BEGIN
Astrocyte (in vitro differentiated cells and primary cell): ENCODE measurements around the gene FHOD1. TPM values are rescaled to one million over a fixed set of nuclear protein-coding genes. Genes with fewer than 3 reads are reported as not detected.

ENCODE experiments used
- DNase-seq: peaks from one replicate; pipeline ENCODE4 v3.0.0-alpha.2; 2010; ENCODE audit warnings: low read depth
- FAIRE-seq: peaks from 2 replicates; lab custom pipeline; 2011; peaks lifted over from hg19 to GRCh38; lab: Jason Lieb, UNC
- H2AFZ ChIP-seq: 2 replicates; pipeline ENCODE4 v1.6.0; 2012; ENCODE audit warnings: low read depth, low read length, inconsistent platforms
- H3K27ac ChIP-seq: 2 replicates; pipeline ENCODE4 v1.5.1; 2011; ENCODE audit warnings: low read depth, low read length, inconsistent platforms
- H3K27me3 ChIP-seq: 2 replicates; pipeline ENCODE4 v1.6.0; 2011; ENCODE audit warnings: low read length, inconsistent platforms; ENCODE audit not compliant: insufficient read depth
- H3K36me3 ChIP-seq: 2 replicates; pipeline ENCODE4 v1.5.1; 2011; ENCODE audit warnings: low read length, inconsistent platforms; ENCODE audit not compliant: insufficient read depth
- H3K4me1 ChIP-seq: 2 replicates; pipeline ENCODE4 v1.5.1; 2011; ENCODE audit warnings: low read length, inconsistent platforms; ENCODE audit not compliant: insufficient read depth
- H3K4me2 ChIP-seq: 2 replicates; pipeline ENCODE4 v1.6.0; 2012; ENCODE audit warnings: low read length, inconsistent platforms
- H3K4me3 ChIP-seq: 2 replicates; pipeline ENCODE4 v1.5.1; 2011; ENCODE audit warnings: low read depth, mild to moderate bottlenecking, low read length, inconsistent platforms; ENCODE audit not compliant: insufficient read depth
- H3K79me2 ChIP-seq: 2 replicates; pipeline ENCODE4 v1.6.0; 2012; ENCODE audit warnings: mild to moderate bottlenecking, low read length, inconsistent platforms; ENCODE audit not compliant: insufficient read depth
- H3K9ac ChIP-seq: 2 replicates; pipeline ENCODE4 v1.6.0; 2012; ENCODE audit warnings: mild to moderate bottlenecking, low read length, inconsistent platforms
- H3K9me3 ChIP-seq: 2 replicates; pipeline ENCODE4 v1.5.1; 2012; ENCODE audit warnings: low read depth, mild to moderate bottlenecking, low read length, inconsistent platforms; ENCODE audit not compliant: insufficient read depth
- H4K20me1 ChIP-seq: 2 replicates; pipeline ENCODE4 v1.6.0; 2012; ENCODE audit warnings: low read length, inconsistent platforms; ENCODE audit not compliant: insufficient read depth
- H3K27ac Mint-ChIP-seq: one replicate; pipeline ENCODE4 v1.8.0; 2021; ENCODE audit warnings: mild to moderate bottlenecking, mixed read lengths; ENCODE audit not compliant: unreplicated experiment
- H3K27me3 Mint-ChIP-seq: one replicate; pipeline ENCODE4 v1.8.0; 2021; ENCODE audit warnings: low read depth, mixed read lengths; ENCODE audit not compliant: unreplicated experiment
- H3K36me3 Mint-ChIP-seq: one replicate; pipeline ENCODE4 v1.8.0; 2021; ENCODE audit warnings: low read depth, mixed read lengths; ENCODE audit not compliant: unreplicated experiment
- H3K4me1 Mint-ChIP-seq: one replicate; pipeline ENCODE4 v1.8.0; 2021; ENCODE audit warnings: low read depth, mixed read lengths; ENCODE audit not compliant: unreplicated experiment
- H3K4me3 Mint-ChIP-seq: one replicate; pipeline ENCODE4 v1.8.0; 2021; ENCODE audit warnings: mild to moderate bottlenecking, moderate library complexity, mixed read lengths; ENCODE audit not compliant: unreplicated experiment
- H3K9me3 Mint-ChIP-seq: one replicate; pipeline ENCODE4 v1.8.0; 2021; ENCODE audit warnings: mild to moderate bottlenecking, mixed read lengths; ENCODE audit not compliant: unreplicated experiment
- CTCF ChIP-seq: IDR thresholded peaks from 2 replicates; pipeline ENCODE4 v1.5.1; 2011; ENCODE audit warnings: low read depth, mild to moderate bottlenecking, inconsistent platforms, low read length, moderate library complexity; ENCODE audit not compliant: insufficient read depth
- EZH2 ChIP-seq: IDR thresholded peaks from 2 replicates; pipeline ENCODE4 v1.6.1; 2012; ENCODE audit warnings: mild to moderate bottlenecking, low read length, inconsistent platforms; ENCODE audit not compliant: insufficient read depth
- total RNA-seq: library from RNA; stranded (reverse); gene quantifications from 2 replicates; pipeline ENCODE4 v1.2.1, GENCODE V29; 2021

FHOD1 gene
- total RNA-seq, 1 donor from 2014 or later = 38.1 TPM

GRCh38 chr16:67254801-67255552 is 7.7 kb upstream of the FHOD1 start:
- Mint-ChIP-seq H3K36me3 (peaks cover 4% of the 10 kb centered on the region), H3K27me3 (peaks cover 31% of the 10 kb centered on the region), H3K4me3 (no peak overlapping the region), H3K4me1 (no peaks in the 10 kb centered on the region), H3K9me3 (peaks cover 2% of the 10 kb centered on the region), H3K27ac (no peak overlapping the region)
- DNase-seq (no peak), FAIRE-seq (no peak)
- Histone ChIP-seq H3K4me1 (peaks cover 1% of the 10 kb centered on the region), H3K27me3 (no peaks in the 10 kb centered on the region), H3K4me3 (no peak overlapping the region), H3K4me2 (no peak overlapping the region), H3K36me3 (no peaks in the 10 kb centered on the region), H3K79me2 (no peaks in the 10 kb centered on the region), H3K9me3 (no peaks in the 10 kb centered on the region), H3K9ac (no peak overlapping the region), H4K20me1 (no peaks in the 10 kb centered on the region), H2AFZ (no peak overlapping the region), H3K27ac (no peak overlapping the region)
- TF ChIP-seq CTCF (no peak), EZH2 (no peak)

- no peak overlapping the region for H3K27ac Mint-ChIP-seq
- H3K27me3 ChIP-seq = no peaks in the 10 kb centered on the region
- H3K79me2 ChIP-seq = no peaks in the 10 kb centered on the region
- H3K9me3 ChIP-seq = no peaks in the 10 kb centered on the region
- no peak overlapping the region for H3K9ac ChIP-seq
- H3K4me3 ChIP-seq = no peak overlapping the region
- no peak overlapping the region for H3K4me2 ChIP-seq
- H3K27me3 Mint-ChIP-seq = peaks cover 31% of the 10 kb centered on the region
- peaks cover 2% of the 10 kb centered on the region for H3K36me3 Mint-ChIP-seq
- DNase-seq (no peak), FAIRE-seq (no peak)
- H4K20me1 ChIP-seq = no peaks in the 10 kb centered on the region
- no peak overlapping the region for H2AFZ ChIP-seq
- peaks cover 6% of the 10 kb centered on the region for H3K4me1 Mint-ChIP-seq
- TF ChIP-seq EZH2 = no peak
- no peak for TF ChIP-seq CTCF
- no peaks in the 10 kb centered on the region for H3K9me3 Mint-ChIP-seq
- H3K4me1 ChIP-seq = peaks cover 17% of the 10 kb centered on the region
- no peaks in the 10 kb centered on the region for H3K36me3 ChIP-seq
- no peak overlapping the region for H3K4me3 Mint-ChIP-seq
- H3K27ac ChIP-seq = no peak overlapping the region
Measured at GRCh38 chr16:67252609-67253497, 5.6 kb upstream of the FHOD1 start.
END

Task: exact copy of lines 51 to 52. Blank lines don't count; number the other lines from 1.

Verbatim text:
- H3K27ac ChIP-seq = no peak overlapping the region
Measured at GRCh38 chr16:67252609-67253497, 5.6 kb upstream of the FHOD1 start.